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the jail, and he was conveyed home in a barouche. During his persecution in prison, liberal sums of money have been sent to him. How much has Christianity gained by this foul blot on the escutcheon of Massachusetts?”

It is, however, worthy of remark, that those States that have enforced religion and morality, and have punished infidelityfi“ are now the most virtuous, the most refined, and the most intellectual, and are quoted as such by American authors, like Mr. Carey, who by the help of Massachusetts alone can bring out his statistics to anything near the mark requisite to support his theories.

It is my opinion that the voluntary system will never work well under any form of government, and still less so under a democracy.

“ Miss Martineau complains of this as contrary to the unalienable rights of man:--“ Instead of this we find laws framed against speculative atheists; opprobrium directed against such as embrace natural religion otherwise than through Christianity, and a yet more bitter oppression exercised by those who view Christianity in one way over those who regard it in another.”

Those who live under a democracy have but one pursuit, but one object to gain, which is wealth. No one can serve God and Mammon. To suppose that a man who has been in such ardent pursuit of wealth, as is the American for six days in the week, can recall his attention and thoughts to serious points on the seventh, is absurd; you might as well expect him to for get his tobacco on Sunday.

Under a democracy, therefore, you must look for religion among the women, not among the men, and such is found to be the case in the United States. As Sam Slick very truly says, “ It’s only women who attend meeting; the men folks have their politics and trade to talk over and havn’t time.” Even an established church would not make people as religious under a democratic form of government as it would under any other.*

* Mrs. Trollope observes, “ A stranger taking up his residence in any city in America must think the natives the most religious people upon earth.” This is very true; the outward Observances are very strict; why so will be better comprehended when the reader has world, and at the same time go through the forms of religion, is covetousness,

I have yet to point out how slander and defamation flourish under a democracy. Now, this voluntary system, from the interference of the laity, who judge not only the minister, but the congregation, gives what appears to be a legitimate sanction to this tyrannical surveillance over the conduct and behaviour of others. I really believe that the majority of men who go to church in America do so not from zeal towards God, but from fear of their neighbours; and this very tyranny in the more established persuasions, is the cause of thousands turning away to other sects which are not subjected to scrutiny. The Unitarian is in this point the most convenient, and is therefore fast gaining ground. Mr. Colton observes, “ Nothing can be more clear, than that scripture authority against meddling, tattling, slander, scandal, or in any way interfering with the finished my remarks upon the country. The author of Mammon very truly observes, that the only vice which we can practise without being arraigned for it in this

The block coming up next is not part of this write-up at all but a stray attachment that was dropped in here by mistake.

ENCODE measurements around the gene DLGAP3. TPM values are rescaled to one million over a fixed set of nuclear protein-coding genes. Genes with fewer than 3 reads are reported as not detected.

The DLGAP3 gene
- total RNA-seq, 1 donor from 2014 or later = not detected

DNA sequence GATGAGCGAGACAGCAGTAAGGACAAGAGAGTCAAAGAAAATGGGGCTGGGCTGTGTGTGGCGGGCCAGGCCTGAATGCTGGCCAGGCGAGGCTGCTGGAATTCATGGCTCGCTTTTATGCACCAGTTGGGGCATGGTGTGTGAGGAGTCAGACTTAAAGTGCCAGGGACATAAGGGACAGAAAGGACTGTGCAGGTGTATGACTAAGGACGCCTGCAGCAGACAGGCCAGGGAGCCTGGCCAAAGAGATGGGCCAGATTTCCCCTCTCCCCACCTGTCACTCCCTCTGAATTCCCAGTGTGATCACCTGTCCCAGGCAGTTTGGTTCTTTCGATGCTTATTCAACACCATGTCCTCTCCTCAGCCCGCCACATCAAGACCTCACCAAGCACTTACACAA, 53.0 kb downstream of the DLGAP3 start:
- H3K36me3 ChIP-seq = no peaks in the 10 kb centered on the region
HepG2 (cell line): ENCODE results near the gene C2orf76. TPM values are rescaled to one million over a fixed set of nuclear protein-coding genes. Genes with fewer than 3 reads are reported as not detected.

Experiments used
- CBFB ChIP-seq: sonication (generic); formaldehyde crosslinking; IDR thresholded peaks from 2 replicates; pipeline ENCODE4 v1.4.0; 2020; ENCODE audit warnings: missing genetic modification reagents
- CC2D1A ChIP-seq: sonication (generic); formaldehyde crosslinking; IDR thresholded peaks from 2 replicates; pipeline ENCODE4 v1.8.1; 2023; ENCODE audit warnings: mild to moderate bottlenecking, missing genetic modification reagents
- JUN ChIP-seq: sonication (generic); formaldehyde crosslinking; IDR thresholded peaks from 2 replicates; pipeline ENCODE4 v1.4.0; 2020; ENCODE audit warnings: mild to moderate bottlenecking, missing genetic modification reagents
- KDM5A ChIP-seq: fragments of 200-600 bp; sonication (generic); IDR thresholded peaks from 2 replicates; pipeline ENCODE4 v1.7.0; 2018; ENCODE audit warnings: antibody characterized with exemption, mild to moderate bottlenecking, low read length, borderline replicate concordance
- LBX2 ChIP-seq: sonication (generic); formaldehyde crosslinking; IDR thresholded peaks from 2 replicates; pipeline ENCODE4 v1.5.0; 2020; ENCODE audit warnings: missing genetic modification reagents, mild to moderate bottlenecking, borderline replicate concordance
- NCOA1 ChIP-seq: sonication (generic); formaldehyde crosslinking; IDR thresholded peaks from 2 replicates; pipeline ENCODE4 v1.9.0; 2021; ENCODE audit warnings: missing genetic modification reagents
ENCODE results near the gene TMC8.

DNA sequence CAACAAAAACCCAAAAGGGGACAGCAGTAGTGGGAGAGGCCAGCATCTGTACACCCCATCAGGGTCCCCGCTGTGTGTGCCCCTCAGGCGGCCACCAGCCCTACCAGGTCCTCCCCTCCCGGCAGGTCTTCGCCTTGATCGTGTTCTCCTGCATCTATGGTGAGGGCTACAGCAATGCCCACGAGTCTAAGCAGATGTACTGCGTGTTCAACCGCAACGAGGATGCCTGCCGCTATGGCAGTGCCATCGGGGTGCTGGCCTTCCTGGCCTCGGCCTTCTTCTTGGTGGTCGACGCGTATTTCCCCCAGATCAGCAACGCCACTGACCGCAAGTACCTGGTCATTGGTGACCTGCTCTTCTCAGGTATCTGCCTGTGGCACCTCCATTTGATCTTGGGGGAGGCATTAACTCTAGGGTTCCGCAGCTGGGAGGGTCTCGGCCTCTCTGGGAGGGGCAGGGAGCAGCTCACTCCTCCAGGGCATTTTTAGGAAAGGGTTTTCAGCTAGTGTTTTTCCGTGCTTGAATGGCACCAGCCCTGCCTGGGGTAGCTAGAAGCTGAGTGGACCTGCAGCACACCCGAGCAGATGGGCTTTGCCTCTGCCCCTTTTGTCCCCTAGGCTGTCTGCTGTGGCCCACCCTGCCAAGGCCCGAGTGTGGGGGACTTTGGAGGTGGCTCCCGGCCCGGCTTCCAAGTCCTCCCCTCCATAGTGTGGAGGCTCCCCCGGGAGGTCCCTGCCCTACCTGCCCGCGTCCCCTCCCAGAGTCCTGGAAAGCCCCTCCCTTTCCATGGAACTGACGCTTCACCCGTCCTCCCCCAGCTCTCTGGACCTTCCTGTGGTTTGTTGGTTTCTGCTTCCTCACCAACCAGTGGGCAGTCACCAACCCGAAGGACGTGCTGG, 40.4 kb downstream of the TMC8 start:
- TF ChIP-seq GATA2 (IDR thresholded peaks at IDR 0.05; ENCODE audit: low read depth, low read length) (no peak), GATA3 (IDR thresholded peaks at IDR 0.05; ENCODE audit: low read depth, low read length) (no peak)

private concerns, conduct, and character of our neighbours, except as civil or ecclesiastical authority has clothed us with legitimate powers, is specific, abundant, decided, emphatic. It is founded in human nature; it is essential to the peace of society ; a departure from it would be ruinous to social comfort. If therefore it is proper to introduce any rule on this point into a mutual church‘ covenant, it seems to me that the converse of that which is usually found in that place ought to be substituted. Even the apostles, as we have seen, found it necessary to rebuke the disposition prevalent in their time to meddle with the affairs, and to make inquisition into the conduct of others. But it should be recollected, that the condition of Christians and the state of society then were widely different from the same things with us. Christianity was a new religion, and its disciples were generally obnoxious. They were compelled by their circumstances to associate most intimately; they were bound together by those sympathies and

VOL. III. H

ties, which a persecuted and sufl'ering class always feel, independent of Christian affection. Hence in part we account for the holy and exemplary ardour of their attachments to their religion and to each other. But even in these circumstances, and under these especial intimacies, or rather, perhaps, on account of them, the apostles found it necessary to admonish them against the abuse of that confidence so generally felt and recipocrated by those who confessed Christ in those unhappy times; an abuse so naturally developed in the form of meddling and private inquisition.”

I quote the above passage, as, in the United States, the variety of sects, the continual splitting and breaking up of those sects, and their occasional violent altercations, have all proved most injurious to society, and to the cause of religion itself. Indeed religion in the States may be said to have been a source of continual discord and the unhinging of society, instead of that peace

and good-will inculcated by our divine Legis_

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